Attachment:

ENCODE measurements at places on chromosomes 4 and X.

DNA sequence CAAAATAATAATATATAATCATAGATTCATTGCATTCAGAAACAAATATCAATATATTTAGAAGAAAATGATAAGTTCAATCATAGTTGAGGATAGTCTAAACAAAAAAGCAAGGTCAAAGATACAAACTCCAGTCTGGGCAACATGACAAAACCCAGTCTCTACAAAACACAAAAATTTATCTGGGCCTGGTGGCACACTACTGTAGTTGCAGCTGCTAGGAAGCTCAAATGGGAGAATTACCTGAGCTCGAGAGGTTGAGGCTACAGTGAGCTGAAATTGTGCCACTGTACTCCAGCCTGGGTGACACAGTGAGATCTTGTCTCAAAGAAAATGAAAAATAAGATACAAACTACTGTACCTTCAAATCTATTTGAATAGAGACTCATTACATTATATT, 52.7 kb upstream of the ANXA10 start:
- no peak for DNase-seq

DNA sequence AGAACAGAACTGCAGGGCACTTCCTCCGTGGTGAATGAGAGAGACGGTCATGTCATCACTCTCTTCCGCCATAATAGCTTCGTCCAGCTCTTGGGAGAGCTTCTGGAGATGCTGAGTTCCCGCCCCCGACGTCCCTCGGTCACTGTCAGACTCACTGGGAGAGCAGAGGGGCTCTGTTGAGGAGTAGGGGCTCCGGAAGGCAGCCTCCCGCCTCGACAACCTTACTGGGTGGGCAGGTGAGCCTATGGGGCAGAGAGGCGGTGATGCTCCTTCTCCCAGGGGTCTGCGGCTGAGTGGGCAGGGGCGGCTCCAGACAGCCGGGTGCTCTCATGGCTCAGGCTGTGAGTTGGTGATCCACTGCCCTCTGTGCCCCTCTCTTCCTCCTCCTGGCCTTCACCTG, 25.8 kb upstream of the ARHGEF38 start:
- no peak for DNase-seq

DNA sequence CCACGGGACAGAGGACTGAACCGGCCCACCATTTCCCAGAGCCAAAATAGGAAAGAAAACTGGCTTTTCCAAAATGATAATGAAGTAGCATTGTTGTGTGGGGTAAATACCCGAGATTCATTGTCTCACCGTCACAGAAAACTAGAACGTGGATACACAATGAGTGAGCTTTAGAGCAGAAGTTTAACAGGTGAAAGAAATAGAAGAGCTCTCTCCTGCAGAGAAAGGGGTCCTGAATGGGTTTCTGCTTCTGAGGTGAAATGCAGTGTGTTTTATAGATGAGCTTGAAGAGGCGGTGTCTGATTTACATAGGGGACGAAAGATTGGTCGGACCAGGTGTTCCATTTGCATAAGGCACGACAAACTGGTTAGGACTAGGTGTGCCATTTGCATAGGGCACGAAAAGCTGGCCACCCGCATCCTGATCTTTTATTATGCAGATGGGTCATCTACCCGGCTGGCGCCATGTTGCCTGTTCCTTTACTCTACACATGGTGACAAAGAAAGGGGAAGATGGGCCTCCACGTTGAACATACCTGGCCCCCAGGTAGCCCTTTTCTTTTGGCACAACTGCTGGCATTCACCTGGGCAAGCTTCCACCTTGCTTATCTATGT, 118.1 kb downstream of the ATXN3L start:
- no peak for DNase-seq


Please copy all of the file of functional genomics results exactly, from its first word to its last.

ENCODE measurements at places on chromosomes 4 and X.

DNA sequence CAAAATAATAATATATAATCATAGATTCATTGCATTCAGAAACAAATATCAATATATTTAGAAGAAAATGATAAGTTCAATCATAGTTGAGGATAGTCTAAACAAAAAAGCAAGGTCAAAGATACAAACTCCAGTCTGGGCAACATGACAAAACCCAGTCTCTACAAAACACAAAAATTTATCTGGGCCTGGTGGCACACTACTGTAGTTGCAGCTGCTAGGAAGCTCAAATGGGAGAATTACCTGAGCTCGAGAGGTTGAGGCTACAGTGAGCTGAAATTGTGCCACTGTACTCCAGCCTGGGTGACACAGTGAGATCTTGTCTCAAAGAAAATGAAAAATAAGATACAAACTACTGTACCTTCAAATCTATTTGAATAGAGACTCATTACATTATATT, 52.7 kb upstream of the ANXA10 start:
- no peak for DNase-seq

DNA sequence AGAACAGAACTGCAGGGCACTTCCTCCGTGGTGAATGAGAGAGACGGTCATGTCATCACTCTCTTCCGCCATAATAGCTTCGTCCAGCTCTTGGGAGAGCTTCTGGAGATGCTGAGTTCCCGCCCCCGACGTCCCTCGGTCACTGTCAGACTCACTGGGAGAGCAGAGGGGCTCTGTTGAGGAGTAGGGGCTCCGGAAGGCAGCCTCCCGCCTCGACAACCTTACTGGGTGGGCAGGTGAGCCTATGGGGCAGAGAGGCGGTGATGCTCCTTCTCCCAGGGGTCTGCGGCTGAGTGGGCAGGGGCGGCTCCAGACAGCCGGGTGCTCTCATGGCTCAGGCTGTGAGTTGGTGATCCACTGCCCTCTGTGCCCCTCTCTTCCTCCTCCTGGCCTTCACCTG, 25.8 kb upstream of the ARHGEF38 start:
- no peak for DNase-seq

DNA sequence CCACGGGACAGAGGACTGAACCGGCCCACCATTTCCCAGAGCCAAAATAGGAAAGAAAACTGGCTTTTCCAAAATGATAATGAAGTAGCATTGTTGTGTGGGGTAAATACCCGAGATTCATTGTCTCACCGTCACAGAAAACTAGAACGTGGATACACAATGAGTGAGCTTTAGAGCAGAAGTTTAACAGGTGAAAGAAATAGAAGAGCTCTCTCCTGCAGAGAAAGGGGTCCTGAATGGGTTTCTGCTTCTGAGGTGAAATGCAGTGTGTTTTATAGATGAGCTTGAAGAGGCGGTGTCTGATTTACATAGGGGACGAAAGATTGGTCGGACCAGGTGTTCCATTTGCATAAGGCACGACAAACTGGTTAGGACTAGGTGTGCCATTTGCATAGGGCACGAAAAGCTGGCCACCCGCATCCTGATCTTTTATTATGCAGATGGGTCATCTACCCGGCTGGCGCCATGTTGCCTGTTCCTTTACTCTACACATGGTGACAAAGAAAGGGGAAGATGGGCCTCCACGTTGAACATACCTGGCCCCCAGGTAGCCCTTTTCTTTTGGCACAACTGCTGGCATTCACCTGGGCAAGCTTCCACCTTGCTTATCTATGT, 118.1 kb downstream of the ATXN3L start:
- no peak for DNase-seq